Two Washington Metropolitan Area Transit Authority (Metro) six-car Red Line trains collided on Monday, resulting in nine fatalities, including a female train operator, and 76 confirmed injuries, many serious, according to a FEMA report. It is the deadliest accident in Metrorail's 33-year history.
Metro officials are working with the National Transportation Safety Board, which on Tuesday said the trains were recommended for phaseout in 2006.
"This is an incredibly tragic day and our hearts go out to the families of those who suffered fatalities and to those whose loved ones are injured," said Metro GM John Catoe. "We are committed to investigate this accident until we determine why this happened and what must be done to ensure it never happens again."
Metro officials do not yet know the cause of the collision and are not likely to know the cause for several days as the investigation unfolds. Both trains were on the same track headed toward Shady Grove Metrorail station, according to preliminary reports. The female operator was on the trailing train.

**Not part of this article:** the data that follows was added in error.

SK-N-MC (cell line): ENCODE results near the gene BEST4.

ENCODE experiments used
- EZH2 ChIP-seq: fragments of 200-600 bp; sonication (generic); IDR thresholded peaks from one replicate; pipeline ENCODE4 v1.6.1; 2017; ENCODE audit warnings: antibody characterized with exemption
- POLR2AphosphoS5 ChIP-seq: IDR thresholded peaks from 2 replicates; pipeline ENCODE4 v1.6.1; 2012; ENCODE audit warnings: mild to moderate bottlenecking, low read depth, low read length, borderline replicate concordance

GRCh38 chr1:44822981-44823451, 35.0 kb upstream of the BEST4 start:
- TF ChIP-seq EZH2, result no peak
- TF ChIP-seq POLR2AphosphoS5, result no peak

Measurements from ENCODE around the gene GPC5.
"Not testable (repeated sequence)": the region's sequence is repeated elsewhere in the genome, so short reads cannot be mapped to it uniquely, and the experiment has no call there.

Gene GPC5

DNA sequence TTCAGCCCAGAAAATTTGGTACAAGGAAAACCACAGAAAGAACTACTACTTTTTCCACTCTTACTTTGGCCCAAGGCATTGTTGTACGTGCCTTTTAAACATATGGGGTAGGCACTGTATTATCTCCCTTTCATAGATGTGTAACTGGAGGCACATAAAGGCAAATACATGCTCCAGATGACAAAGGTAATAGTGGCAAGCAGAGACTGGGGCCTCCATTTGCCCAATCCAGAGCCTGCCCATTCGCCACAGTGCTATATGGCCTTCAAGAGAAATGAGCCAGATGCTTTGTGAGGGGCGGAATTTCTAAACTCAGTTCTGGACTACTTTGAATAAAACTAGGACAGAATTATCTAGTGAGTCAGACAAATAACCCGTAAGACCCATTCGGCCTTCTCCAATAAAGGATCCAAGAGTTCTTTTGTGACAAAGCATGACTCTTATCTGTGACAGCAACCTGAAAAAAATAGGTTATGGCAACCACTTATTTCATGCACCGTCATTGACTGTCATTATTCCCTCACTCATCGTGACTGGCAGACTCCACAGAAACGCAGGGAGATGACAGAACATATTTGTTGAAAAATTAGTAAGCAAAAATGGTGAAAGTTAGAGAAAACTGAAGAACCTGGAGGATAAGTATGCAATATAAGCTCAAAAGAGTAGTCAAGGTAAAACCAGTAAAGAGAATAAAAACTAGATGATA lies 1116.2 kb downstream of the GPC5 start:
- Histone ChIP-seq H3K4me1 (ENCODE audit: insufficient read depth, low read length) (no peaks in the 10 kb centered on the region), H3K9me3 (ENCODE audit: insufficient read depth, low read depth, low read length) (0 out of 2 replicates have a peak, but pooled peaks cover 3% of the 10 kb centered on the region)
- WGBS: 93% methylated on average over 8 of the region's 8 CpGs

In a statement, U.S. Transportation Secretary Ray LaHood said: "This morning I spoke to John Catoe, General Manager of the Washington Metropolitan Area Transit Authority, and offered him any assistance I can provide from the Department of Transportation. My prayers are with the victims of this horrible accident, as well as their families, who have been suffering with them."
Experts are also weighing in on the D.C. crash. For more, click here.
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